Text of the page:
Todd Muller also makes the list for his work first in climate change and now in agriculture. If Bridges misses out on the prime ministership, Muller will be Leader of the Opposition by the end of the year.

Nikki Kaye remains the indispensable liberal voice in National and Chris Bishop can also expect a leading role in a future Bridges or Muller Government. Both these two are getting National on the right side of issues like infrastructure development, including that required for the big Auckland port move.

Historic achievement

On the Government side, Green leader Shaw made history last year with his Zero Carbon Bill. For all Ardern’s talk of her nuclear-free moment, it is Shaw alone who made that happen. In contrast to the far left of his party, he has actually achieved something radically important and assured its return later this year, another historic achievement.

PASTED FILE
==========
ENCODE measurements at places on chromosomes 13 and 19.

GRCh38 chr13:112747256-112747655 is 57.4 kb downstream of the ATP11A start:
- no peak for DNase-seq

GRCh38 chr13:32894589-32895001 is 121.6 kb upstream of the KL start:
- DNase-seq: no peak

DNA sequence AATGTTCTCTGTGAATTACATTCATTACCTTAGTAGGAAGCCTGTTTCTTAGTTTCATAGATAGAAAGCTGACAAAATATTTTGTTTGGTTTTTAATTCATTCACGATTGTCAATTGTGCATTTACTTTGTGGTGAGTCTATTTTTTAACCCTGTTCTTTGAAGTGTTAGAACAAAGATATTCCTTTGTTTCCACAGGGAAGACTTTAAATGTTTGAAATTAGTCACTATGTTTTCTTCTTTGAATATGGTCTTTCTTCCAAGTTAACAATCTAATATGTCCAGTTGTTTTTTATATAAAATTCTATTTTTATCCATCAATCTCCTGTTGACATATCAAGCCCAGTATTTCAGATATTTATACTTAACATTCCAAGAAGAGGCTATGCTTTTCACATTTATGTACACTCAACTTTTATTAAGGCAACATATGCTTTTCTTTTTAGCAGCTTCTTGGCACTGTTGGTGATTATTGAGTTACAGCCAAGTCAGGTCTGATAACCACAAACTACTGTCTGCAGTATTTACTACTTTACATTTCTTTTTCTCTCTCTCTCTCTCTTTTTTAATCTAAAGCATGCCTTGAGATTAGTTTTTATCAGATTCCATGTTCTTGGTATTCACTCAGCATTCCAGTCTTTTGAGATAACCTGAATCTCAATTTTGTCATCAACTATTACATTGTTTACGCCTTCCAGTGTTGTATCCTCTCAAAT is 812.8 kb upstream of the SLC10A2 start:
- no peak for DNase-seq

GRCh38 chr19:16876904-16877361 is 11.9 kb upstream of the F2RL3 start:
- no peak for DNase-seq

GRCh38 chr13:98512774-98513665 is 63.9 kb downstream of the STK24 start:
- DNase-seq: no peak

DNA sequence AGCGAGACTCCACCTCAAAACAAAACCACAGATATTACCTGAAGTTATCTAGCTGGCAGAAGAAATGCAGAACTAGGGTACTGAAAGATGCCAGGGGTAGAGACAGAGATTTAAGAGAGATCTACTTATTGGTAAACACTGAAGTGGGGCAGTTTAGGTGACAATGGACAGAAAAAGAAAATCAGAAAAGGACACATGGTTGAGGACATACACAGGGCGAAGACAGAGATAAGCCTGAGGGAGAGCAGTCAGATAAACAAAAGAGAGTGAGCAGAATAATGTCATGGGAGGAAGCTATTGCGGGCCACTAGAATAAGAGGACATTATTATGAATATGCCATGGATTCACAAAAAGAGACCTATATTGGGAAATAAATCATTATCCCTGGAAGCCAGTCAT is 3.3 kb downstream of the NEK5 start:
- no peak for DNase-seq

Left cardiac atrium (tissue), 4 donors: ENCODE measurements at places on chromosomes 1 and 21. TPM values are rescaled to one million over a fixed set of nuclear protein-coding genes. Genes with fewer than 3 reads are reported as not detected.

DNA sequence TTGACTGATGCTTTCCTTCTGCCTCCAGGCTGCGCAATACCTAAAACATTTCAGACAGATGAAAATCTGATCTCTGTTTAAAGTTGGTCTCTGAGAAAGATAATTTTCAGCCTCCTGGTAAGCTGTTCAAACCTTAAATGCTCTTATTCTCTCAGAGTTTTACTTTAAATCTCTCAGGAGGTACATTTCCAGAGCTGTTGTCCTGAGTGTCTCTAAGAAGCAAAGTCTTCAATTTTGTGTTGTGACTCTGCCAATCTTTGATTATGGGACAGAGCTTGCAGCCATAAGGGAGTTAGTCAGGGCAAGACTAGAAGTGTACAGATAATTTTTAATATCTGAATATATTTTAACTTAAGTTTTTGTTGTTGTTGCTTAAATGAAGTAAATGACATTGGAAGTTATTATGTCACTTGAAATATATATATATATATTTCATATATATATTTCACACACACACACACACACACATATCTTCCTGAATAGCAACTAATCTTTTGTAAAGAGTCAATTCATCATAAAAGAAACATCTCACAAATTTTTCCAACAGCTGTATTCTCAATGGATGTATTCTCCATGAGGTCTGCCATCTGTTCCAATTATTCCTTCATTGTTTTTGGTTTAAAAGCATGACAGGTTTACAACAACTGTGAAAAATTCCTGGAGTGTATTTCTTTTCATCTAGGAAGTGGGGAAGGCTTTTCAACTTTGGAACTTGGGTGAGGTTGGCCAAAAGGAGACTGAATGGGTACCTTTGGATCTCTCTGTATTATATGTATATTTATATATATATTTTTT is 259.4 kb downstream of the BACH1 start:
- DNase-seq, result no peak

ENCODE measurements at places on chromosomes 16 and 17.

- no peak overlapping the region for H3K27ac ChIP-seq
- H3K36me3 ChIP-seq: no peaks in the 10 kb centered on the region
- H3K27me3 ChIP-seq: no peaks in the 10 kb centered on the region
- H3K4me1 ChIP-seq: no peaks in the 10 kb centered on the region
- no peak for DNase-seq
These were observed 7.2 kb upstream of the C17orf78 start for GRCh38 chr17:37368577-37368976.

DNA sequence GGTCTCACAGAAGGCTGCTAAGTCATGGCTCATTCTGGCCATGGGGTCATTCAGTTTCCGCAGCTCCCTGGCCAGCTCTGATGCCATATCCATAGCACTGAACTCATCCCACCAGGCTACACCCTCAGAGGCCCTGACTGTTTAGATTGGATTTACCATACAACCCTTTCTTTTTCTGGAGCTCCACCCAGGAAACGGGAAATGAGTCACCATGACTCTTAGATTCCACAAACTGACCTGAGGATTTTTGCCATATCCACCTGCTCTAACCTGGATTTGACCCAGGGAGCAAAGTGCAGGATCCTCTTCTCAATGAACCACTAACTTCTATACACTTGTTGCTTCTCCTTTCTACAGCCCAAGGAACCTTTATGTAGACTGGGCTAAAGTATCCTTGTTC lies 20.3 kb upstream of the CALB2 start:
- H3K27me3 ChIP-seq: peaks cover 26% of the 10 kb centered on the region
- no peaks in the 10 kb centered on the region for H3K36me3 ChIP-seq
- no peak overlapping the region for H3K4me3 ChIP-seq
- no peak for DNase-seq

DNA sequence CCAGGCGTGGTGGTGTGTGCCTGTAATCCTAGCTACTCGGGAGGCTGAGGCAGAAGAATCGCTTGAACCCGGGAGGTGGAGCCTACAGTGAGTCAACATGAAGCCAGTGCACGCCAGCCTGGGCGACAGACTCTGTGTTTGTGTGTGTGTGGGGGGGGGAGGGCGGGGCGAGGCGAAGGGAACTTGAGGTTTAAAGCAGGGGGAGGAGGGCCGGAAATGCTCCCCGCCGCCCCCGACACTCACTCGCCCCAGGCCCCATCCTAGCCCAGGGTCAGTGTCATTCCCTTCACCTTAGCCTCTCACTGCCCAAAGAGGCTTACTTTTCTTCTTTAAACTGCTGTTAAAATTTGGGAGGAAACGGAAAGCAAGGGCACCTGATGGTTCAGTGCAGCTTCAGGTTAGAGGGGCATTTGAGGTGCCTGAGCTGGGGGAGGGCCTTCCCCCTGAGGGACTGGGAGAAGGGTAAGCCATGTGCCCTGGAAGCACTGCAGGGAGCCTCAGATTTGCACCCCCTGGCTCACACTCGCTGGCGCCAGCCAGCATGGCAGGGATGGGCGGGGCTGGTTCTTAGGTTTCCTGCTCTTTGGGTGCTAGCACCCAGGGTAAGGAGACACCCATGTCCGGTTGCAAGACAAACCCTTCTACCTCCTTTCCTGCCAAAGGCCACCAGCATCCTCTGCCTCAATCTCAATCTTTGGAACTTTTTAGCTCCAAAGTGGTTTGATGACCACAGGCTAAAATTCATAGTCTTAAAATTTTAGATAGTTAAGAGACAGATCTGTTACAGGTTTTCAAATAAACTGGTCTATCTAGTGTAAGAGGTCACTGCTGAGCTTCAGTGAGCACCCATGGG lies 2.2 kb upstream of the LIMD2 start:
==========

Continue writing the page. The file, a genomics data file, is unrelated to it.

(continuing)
New Zealand First will also return, off the back of stopping the capital gains tax, pushing the Provincial Growth Fund, and leading the port project and all the new infrastructure to make it happen. Thanks to the star power of Winston Peters and Shane Jones, it remains on track to also pass the 5 percent threshold.

In a way, Labour is too easy. Jacinda Ardern is its indispensable figure. We could not ask for a better-hearted leader. After the Christchurch terrorist attack, she brought our country together and showed the world that that is not us. But her star power does not diminish that of two others on whom Labour’s re-election and legacy depend. 

Grant Robertson now has the business community, the foreign exchange dealers and the ratings agencies comfortable with Labour. Last year, he managed to get business leaders and the right-wing media demanding he do what he and his left have wanted him to do all along – break free of the out-dated budget responsibility rules and invest in the new infrastructure New Zealand needs. As those projects are announced, Labour will position itself as the party of the future.